An ‘oddball’ recipe of Swedish origin, slightly adapted The dish was invented by Ove Jacobsson who worked in the air freight industry, hence the name. The recipe was first published in “Allt om mat” (All about food) in 1976.
An exciting version of baked potatoes found on “Mett på en litt sunnere måte” (Hearty in a little healtier way) a free e-booklet published by tine.no
To make a simple version of chakalaka, start by heating oil in a saucepan and add chopped onions, garlic and green peppers. Fry the vegetables until the onion is transparent and then add curry and chili pepper and a can of beans in tomato sauce. Boil until everything is heated well. Mix some chakalaka with cottage cheese if you can’t get hold of the mixture ready for cooking. Serve the rest of the chakalaka with the baked potatoes and fried or grilled meat.
A classic North Indian curry found in “The love of Cooking” by Sonia Allison published in 1972
Chicken karahi, also known as gosht takhahi (when prepared with beef instead of chicken) is a Pakistani and North Indian dish noted for its spicy taste. The Pakistani version does not have capsicum or onions whereas the North Indian version often uses capsicum. The dish is prepared in a karahi (wok). It can take between 30 to 50 minutes to prepare and cook the dish and can be stored for later consumption. It can be served with naan, roti or rice. This dish is one the hallmarks of what Indian or Pakistani cuisine is.
A classic Victorian breakfast recipe found on CookIt!
Kedgeree originated amongst the British colonials in India and was introduced to the UK as a breakfast dish in Victorian times. It is rarely eaten for breakfast these days, but is still very popular for lunch or supper.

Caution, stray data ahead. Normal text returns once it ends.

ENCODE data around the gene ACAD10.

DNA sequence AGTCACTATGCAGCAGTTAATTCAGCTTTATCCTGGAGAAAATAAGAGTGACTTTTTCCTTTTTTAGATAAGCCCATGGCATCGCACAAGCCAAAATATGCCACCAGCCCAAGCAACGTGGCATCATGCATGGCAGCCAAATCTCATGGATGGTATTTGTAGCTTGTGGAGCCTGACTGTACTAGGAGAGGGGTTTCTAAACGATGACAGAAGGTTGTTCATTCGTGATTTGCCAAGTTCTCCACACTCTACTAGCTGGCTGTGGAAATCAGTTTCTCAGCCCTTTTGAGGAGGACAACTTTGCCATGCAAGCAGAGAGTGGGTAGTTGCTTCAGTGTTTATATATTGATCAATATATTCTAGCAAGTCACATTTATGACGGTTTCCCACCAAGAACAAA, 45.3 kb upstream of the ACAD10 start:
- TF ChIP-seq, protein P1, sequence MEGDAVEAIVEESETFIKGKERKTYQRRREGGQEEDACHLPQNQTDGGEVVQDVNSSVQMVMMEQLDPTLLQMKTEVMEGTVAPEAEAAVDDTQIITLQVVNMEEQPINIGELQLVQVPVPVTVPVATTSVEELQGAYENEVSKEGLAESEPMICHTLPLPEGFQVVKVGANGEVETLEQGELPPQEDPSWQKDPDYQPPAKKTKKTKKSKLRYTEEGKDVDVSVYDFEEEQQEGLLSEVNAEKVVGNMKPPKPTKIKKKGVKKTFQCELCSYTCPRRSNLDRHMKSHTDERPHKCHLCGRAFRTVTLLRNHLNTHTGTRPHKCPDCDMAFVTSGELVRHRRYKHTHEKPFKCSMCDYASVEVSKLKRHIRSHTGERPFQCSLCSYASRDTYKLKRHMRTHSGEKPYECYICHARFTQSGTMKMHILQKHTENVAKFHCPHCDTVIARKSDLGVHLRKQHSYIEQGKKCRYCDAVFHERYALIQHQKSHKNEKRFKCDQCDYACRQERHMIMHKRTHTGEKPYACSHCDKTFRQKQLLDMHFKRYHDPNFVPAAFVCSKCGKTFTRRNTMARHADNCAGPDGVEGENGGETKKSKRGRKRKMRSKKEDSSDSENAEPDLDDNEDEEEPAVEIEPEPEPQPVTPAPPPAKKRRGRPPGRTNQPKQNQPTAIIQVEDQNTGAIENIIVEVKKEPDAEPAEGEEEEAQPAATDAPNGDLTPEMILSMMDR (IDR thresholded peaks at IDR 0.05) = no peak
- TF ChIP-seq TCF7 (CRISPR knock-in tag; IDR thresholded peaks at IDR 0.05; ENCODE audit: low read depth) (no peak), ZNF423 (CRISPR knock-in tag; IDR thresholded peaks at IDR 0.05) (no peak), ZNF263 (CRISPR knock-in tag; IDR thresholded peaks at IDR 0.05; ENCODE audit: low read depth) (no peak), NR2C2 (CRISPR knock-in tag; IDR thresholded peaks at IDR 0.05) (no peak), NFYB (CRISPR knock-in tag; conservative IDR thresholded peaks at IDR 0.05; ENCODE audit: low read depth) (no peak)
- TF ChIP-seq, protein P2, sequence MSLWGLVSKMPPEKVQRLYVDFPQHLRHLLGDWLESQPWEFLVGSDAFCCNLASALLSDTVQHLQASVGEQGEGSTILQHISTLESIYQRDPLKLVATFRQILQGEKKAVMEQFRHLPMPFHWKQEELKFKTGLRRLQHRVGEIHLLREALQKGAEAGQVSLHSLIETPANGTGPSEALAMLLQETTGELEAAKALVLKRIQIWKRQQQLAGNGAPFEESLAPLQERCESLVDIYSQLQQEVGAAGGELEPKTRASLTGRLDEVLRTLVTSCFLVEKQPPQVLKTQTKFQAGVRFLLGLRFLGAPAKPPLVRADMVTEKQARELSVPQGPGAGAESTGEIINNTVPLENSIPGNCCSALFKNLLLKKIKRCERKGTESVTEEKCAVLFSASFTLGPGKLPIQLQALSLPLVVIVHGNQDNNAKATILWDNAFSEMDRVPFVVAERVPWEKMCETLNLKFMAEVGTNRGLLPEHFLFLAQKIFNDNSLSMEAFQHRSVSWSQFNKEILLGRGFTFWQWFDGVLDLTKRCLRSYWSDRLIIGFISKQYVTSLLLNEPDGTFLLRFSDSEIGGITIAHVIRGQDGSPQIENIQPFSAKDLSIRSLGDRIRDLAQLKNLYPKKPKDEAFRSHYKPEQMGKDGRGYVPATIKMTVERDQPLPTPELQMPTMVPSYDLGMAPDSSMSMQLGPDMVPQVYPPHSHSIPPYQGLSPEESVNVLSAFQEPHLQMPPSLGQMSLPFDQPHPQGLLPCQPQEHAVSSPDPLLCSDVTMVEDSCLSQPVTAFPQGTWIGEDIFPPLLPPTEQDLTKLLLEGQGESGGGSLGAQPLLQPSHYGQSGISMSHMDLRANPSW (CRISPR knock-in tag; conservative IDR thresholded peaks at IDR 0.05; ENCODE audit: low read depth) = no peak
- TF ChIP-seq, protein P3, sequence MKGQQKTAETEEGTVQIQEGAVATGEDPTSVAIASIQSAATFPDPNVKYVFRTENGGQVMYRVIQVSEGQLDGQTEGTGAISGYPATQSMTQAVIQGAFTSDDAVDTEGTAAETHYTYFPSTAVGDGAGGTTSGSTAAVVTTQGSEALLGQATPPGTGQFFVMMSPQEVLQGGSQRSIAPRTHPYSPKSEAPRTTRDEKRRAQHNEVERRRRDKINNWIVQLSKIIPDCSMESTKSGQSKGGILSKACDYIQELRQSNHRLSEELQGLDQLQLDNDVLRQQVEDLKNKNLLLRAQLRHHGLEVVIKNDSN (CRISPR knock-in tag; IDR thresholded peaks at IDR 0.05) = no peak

A spicy dinner recipe found in “Healthy Recipes with Dairy Food” a free E-book published by Dairy Australia
Thai cuisine (Thai: อาหารไทย, rtgs: Ahan Thai, pronounced [ʔāː.hǎːn tʰāj])is the national cuisine of Thailand. Balance, detail, and variety are of paramount significance to Thai chefs.
Thai cooking places emphasis on lightly prepared dishes with strong aromatic components and a spicy edge. It is known for its complex interplay of at least three and up to four or five fundamental taste senses in each dish or the overall meal: sour, sweet, salty, bitter, and spicy. Thai chef McDang characterises Thai food as demonstrating “intricacy; attention to detail; texture; color; taste; and the use of ingredients with medicinal benefits, as well as good flavor”, as well as care being given to the food’s appearance, smell and context. Australian chef David Thompson, an expert on Thai food, observes that unlike many other cuisines, Thai cooking rejects simplicity and is about “the juggling of disparate elements to create a harmonious finish”.
A luxurious soup recipe found in “Sunt og Godt” (Healthy and Nice) published by Det Beste in 1988
This luxury soup is made with a minimal of effort and it is a pleasure to serve. The mild crab flavour gets a warmer undertone from the curry and basil. You can use lobster instead of crab if you want an even more exclusive soup.
It may be more exclusive, but it will not be more tasty, as lobster boiled in the traditional manner taste less than crabs cooked the same way